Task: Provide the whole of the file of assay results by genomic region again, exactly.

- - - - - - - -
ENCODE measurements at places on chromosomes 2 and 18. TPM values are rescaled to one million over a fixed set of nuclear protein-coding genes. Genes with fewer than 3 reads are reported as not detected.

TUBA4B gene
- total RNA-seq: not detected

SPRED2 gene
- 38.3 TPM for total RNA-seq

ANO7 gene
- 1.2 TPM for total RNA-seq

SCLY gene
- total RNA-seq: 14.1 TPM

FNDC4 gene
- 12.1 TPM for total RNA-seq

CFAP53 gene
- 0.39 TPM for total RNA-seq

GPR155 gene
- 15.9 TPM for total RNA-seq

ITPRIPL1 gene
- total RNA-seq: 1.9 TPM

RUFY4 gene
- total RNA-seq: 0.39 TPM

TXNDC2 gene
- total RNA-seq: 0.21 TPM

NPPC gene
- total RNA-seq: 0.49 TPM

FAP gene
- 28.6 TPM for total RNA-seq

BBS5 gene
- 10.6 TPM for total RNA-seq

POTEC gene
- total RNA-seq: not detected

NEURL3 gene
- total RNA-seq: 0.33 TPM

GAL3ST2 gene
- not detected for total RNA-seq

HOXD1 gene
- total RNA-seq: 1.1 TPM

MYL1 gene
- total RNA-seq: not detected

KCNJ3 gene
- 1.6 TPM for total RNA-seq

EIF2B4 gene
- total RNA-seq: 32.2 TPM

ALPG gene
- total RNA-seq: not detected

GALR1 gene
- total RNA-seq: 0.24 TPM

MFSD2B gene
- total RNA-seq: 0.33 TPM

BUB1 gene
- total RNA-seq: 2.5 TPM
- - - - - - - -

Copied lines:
ENCODE measurements at places on chromosomes 2 and 18. TPM values are rescaled to one million over a fixed set of nuclear protein-coding genes. Genes with fewer than 3 reads are reported as not detected.

TUBA4B gene
- total RNA-seq: not detected

SPRED2 gene
- 38.3 TPM for total RNA-seq

ANO7 gene
- 1.2 TPM for total RNA-seq

SCLY gene
- total RNA-seq: 14.1 TPM

FNDC4 gene
- 12.1 TPM for total RNA-seq

CFAP53 gene
- 0.39 TPM for total RNA-seq

GPR155 gene
- 15.9 TPM for total RNA-seq

ITPRIPL1 gene
- total RNA-seq: 1.9 TPM

RUFY4 gene
- total RNA-seq: 0.39 TPM

TXNDC2 gene
- total RNA-seq: 0.21 TPM

NPPC gene
- total RNA-seq: 0.49 TPM

FAP gene
- 28.6 TPM for total RNA-seq

BBS5 gene
- 10.6 TPM for total RNA-seq

POTEC gene
- total RNA-seq: not detected

NEURL3 gene
- total RNA-seq: 0.33 TPM

GAL3ST2 gene
- not detected for total RNA-seq

HOXD1 gene
- total RNA-seq: 1.1 TPM

MYL1 gene
- total RNA-seq: not detected

KCNJ3 gene
- 1.6 TPM for total RNA-seq

EIF2B4 gene
- total RNA-seq: 32.2 TPM

ALPG gene
- total RNA-seq: not detected

GALR1 gene
- total RNA-seq: 0.24 TPM

MFSD2B gene
- total RNA-seq: 0.33 TPM

BUB1 gene
- total RNA-seq: 2.5 TPM